Well, I did have a blog to complete and didn’t want to keep you all waiting :grin:

  19. Chris
    Posted May 16, 2012 at 2:15 pm | Permalink

    16a !!!!!
    Clues like this make it all seem worthwhile …

  20. Posted May 16, 2012 at 2:34 pm | Permalink

    Took slightly longer than yesterday. Very enjoyable. *** and **** from me. Many thanks.

  21. PJ
    Posted May 16, 2012 at 2:42 pm | Permalink

    For all those who haven’t walked their rhinos yet, the Telegraph ran a story about Rupert the rhino on 19 November, 2006, with a photo:
    http://www.telegraph.co.uk/news/worldnews/1534608/Readers-find-the-young-friend-of-Rupert-the-rhino.html
    There’s an even more dramatic one at:
    http://www.neatorama.com/2006/11/20/rupert-the-pet-rhino-2/
    Thanks as always for a great blog.

    • pommers
      Posted May 16, 2012 at 3:18 pm | Permalink

      Hearty Laugh

  22. St George
    Posted May 16, 2012 at 3:15 pm | Permalink

    A bit difficult for me and required your assistance. Never heard of a shade in this context but should have got it from the clue I suppose.Thanks for the help Pommers.

  23. Jaydubs
    Posted May 16, 2012 at 3:59 pm | Permalink

    Re 15d, I have a recipe for pickled answer, so maybe just setter being mischievous?

    • gazza
      Posted May 16, 2012 at 4:10 pm | Permalink

      Hi Jaydubs – welcome to the blog.

    • pommers
      Posted May 16, 2012 at 4:18 pm | Permalink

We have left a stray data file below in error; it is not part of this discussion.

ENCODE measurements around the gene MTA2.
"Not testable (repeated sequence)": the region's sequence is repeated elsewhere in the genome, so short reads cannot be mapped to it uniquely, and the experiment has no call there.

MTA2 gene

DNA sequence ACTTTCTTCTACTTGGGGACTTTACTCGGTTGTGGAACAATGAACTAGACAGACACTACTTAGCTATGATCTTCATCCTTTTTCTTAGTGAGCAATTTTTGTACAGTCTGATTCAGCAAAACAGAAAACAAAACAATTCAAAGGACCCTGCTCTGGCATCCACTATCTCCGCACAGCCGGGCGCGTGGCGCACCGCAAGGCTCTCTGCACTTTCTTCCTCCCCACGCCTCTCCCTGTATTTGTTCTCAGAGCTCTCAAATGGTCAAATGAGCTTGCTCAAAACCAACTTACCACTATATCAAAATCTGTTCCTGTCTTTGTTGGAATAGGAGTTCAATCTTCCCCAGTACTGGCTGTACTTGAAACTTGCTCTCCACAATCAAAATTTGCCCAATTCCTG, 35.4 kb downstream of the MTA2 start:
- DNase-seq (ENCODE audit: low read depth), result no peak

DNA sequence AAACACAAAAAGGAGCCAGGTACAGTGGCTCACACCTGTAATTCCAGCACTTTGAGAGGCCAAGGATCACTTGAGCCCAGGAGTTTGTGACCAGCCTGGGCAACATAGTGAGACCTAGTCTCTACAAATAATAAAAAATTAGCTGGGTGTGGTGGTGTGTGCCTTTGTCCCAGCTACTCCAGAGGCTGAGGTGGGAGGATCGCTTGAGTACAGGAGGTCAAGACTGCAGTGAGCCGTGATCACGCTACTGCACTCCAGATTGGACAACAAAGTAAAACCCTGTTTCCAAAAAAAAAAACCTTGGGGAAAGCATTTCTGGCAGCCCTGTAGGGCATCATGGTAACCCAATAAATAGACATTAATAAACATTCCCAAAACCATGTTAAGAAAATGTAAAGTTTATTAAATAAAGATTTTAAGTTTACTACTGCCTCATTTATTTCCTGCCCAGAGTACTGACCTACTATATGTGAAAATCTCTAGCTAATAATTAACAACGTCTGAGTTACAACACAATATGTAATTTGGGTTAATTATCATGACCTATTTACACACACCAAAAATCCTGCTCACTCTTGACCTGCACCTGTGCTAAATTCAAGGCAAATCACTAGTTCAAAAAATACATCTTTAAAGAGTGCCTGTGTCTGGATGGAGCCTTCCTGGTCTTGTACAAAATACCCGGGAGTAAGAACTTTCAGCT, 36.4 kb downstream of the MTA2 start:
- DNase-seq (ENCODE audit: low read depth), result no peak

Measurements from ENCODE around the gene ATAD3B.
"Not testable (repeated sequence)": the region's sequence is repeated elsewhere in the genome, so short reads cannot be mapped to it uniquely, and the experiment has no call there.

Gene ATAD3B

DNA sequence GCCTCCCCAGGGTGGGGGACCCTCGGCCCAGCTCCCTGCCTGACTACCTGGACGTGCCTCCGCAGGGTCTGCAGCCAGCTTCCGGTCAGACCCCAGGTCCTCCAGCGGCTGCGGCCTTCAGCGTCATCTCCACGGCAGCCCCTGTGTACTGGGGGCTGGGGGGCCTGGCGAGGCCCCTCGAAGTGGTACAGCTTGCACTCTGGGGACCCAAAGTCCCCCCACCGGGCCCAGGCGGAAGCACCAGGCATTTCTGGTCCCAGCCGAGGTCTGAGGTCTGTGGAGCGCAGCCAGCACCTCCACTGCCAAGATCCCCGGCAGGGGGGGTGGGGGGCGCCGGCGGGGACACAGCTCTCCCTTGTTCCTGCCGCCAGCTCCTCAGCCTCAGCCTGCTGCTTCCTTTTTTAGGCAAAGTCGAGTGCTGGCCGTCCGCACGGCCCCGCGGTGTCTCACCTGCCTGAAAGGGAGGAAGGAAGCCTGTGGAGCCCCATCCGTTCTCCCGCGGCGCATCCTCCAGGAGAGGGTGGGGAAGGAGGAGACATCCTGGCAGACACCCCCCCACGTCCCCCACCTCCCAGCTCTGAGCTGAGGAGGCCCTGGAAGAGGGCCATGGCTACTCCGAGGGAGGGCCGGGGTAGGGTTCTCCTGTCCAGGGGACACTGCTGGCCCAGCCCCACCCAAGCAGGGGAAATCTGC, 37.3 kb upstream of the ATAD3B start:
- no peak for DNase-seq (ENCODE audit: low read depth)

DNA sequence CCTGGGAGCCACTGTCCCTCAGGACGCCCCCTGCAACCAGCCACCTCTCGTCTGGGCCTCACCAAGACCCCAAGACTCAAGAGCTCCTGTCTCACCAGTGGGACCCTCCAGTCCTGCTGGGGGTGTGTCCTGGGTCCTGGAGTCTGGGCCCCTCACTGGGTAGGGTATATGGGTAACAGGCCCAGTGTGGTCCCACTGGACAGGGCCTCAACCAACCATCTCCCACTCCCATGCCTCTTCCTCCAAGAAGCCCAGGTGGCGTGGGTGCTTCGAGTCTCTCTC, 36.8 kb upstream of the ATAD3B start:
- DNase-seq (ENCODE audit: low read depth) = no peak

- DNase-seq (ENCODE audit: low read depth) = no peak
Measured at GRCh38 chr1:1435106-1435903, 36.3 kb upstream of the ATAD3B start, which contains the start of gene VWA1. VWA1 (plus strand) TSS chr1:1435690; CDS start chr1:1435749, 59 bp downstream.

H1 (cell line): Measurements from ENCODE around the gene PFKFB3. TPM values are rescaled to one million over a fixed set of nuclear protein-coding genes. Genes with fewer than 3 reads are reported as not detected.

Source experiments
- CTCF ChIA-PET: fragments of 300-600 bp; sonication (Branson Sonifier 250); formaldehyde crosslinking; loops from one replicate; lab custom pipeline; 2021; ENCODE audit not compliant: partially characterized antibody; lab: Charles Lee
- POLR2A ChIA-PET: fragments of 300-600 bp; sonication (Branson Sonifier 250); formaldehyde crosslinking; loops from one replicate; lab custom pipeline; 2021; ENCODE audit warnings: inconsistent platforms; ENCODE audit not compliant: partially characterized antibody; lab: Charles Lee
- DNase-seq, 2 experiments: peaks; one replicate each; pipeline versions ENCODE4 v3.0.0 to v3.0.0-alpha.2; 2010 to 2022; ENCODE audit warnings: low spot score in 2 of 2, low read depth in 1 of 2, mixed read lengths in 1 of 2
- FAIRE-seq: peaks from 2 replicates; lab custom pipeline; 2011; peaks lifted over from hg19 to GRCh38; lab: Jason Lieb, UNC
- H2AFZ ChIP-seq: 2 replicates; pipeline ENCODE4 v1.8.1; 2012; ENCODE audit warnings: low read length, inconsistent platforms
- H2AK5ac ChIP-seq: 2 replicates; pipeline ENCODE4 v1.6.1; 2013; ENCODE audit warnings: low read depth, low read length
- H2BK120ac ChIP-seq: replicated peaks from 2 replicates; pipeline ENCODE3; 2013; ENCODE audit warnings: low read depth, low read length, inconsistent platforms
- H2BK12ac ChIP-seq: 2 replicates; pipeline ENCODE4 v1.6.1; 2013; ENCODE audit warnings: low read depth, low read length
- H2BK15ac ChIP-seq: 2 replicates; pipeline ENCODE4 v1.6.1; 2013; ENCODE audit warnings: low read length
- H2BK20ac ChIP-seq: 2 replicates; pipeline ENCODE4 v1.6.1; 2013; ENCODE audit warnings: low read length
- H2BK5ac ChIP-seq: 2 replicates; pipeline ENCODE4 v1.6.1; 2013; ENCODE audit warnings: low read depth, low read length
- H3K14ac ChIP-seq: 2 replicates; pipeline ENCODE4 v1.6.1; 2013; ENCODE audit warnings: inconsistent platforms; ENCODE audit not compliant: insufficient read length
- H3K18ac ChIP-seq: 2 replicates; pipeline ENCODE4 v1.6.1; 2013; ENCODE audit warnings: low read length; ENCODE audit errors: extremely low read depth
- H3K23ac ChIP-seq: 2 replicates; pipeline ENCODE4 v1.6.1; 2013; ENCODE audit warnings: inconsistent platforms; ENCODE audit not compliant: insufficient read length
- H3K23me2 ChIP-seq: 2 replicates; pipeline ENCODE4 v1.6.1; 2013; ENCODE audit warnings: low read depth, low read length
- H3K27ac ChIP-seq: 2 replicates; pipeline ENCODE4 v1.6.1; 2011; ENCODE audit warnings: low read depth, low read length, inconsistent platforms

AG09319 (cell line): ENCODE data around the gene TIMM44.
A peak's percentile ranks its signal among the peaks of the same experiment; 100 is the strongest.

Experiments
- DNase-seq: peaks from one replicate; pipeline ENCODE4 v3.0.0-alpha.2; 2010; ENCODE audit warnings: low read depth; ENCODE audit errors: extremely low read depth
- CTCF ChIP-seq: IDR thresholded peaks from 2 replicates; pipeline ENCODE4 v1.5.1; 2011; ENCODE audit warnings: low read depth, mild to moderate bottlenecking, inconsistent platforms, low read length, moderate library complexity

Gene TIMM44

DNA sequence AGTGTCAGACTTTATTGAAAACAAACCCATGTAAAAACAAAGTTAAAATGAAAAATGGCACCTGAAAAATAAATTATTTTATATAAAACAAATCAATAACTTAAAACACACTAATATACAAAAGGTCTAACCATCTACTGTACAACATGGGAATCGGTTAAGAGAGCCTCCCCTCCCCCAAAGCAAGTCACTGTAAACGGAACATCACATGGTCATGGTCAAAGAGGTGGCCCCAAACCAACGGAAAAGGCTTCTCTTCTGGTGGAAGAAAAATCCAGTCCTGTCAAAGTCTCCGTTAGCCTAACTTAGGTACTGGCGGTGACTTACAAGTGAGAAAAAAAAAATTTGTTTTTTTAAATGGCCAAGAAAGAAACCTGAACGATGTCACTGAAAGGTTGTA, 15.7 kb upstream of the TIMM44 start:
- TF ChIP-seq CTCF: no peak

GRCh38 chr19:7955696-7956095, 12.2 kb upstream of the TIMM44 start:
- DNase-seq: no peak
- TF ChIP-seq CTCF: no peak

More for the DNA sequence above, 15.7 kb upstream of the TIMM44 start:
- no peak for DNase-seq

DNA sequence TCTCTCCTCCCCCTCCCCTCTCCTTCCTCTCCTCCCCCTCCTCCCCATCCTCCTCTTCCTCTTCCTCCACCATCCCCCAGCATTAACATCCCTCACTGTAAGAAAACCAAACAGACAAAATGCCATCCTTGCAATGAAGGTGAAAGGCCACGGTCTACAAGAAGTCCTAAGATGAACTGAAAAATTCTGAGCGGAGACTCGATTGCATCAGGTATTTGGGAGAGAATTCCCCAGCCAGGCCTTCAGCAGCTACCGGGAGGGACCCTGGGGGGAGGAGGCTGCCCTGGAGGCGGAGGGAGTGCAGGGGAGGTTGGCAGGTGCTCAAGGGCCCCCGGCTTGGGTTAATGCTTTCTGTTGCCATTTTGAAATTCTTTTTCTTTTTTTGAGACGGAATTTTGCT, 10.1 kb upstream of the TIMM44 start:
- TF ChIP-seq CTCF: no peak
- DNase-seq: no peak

Hi Jaydubs, and welcome from me too.

      The thought occurred to me that pickled aubergines are commonly available in Spain and Jay lived here for some/certain years, so . . . maybe that’s it! The surface is great though. You ever tried a few gherkins or similar after a load of beer? You certainly rue it the next morning :lol:

      I tried the pickled wotsits once and they’re crap, unlike the other Spanish favourite – tomato jam – which is great :grin:

  24. Persona Non Grata
    Posted May 16, 2012 at 4:05 pm | Permalink

    Fair to middling for both entertainment and difficulty today.

    15d – Pommers, according to Jamie Oliver aubergines can be pickled – so maybe there is only one anagram indicator – “Drunken”. But what is the significance of the exclamation mark? Pukka!

    • pommers
      Posted May 16, 2012 at 4:19 pm | Permalink

      See reply to Jaydubs above. Perhaps that might explain the exclamation mark.

  25. Addicted
    Posted May 16, 2012 at 5:48 pm | Permalink

    Been absent for a while – house guest last week who, fortunately, detected a bug in my computer so machine has since been in hospital but patient returned safe and healthy to-day!
    Had a struggle with this one – particularly SW corner too (glad to read Pommers found that tricky too!) and needed hints to finish so many thanks for those Pommers and Jay for the puzzle.

    • pommers
      Posted May 16, 2012 at 8:00 pm | Permalink

      Hi Addicted and welcome back.

      Strange about the SW corner! Several people have agreed it was the tricky bit but once you know the answers they’re all pretty clear and very fair clues so what’s the problem?
      What held me up was wasting a lot of time with SPIES for agents when I hadn’t twigged that the TO was part of the anagram fodder. Note to self – read clues more carefully . How stupid was that? What’s the definiton? ‘TO a well connected person’? Don’t think so, so what’s TO bringing to the party, apart from being part of the fodder?
      Sometimes you can’t see the wood for the trees :grin: Makes crosswords interesting :lol: